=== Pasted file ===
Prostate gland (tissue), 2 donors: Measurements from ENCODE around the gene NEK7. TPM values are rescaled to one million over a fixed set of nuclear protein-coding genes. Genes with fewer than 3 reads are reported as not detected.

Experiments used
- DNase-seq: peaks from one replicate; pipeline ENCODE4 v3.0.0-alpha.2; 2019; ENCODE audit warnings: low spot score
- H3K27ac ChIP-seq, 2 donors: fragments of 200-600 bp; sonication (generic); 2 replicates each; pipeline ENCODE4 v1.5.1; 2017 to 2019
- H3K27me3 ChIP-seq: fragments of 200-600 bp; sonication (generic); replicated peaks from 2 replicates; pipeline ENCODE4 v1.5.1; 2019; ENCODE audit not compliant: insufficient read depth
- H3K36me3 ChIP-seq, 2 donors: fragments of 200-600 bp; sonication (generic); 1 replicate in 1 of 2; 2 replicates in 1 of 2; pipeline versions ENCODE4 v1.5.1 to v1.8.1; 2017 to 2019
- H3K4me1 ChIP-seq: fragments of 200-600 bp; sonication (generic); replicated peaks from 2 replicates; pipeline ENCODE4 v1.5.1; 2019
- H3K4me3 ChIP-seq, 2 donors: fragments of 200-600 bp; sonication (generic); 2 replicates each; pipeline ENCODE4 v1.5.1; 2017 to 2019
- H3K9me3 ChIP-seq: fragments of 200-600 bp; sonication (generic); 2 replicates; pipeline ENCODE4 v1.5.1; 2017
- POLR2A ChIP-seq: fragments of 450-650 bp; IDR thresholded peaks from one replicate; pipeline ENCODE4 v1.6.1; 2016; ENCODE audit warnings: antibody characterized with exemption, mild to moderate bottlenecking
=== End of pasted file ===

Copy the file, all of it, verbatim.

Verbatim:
Prostate gland (tissue), 2 donors: Measurements from ENCODE around the gene NEK7. TPM values are rescaled to one million over a fixed set of nuclear protein-coding genes. Genes with fewer than 3 reads are reported as not detected.

Experiments used
- DNase-seq: peaks from one replicate; pipeline ENCODE4 v3.0.0-alpha.2; 2019; ENCODE audit warnings: low spot score
- H3K27ac ChIP-seq, 2 donors: fragments of 200-600 bp; sonication (generic); 2 replicates each; pipeline ENCODE4 v1.5.1; 2017 to 2019
- H3K27me3 ChIP-seq: fragments of 200-600 bp; sonication (generic); replicated peaks from 2 replicates; pipeline ENCODE4 v1.5.1; 2019; ENCODE audit not compliant: insufficient read depth
- H3K36me3 ChIP-seq, 2 donors: fragments of 200-600 bp; sonication (generic); 1 replicate in 1 of 2; 2 replicates in 1 of 2; pipeline versions ENCODE4 v1.5.1 to v1.8.1; 2017 to 2019
- H3K4me1 ChIP-seq: fragments of 200-600 bp; sonication (generic); replicated peaks from 2 replicates; pipeline ENCODE4 v1.5.1; 2019
- H3K4me3 ChIP-seq, 2 donors: fragments of 200-600 bp; sonication (generic); 2 replicates each; pipeline ENCODE4 v1.5.1; 2017 to 2019
- H3K9me3 ChIP-seq: fragments of 200-600 bp; sonication (generic); 2 replicates; pipeline ENCODE4 v1.5.1; 2017
- POLR2A ChIP-seq: fragments of 450-650 bp; IDR thresholded peaks from one replicate; pipeline ENCODE4 v1.6.1; 2016; ENCODE audit warnings: antibody characterized with exemption, mild to moderate bottlenecking